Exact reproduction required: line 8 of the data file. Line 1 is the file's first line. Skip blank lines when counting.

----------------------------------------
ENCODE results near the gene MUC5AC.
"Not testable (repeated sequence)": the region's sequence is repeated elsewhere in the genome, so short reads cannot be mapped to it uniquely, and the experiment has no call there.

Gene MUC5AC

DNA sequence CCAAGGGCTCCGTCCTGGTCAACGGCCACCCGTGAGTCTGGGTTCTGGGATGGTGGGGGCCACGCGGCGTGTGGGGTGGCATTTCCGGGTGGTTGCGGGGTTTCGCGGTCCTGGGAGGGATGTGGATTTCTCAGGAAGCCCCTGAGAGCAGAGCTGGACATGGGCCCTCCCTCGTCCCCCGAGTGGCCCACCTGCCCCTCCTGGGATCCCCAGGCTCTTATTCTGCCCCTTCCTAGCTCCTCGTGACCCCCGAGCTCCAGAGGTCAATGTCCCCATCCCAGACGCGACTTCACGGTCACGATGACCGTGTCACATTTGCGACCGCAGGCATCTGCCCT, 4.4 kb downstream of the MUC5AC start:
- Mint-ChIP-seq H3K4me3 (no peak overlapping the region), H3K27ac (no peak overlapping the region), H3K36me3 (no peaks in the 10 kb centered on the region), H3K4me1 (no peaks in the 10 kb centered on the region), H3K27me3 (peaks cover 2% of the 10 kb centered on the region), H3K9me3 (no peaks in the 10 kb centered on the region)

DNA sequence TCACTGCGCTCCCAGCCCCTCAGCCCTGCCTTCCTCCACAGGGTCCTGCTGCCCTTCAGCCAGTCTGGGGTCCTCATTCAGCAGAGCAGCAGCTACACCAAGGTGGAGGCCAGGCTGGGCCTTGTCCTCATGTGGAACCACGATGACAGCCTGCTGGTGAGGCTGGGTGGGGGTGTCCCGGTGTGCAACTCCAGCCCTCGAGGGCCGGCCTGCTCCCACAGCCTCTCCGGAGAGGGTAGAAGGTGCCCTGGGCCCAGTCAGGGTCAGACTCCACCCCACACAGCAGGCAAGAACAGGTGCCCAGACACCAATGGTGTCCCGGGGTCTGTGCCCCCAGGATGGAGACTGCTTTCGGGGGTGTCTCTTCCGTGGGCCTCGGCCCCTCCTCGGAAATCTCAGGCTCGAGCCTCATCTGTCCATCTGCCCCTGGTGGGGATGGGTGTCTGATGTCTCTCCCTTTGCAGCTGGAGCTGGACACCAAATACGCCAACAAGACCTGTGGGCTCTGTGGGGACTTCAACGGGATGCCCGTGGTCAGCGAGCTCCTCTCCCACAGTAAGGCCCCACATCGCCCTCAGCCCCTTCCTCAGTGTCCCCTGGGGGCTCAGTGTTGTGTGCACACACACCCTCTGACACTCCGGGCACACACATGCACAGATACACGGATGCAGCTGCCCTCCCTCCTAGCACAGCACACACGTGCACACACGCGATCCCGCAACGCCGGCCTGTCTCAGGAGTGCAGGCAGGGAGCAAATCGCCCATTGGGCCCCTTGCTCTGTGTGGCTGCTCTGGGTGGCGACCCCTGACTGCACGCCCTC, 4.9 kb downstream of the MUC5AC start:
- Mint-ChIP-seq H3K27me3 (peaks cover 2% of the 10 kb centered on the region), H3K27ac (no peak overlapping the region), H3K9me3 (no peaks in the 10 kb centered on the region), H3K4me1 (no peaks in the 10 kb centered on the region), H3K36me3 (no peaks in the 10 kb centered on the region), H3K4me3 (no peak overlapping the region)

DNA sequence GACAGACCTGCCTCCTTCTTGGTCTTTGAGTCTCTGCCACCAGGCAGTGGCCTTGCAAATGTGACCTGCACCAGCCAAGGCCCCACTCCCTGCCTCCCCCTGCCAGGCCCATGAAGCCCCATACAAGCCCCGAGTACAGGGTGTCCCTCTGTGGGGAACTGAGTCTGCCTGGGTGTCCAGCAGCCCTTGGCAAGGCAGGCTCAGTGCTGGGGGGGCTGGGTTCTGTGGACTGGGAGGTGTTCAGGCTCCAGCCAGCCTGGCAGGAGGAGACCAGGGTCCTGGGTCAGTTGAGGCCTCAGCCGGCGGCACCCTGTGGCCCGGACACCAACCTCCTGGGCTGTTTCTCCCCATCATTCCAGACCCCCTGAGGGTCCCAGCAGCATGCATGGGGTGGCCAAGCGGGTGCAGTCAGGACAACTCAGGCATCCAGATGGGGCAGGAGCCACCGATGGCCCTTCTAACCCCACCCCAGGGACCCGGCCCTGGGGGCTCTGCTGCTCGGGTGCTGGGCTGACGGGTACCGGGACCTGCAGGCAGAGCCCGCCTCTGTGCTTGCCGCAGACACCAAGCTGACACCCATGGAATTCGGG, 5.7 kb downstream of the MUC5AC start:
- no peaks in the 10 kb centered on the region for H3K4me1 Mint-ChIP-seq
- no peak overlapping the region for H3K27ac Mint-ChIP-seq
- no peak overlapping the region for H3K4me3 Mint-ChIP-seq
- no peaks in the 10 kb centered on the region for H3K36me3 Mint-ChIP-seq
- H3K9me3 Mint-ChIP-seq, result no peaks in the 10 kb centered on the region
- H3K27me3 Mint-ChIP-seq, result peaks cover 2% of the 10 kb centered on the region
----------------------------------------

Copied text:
DNA sequence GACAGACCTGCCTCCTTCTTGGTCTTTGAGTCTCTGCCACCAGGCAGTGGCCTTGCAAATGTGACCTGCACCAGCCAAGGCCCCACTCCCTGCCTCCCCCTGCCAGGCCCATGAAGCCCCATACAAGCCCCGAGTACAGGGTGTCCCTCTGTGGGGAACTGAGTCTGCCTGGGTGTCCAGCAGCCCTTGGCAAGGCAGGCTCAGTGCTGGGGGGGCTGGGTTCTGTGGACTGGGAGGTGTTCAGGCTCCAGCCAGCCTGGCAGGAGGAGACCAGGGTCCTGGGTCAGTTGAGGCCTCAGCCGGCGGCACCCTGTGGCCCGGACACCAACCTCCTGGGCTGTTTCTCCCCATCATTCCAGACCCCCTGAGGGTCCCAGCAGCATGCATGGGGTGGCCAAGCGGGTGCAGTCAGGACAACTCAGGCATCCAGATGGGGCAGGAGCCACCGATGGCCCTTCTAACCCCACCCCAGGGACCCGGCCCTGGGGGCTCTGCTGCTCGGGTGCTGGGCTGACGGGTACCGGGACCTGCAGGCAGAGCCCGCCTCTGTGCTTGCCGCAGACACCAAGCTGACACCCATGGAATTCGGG, 5.7 kb downstream of the MUC5AC start: